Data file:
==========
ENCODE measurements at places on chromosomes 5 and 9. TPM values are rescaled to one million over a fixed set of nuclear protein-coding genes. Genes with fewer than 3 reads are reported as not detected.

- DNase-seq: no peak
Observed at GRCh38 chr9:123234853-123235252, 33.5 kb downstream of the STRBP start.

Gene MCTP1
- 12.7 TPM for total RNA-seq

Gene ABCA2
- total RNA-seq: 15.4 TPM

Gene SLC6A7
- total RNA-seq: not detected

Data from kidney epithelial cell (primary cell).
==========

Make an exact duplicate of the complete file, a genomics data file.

ENCODE measurements at places on chromosomes 5 and 9. TPM values are rescaled to one million over a fixed set of nuclear protein-coding genes. Genes with fewer than 3 reads are reported as not detected.

- DNase-seq: no peak
Observed at GRCh38 chr9:123234853-123235252, 33.5 kb downstream of the STRBP start.

Gene MCTP1
- 12.7 TPM for total RNA-seq

Gene ABCA2
- total RNA-seq: 15.4 TPM

Gene SLC6A7
- total RNA-seq: not detected

Data from kidney epithelial cell (primary cell).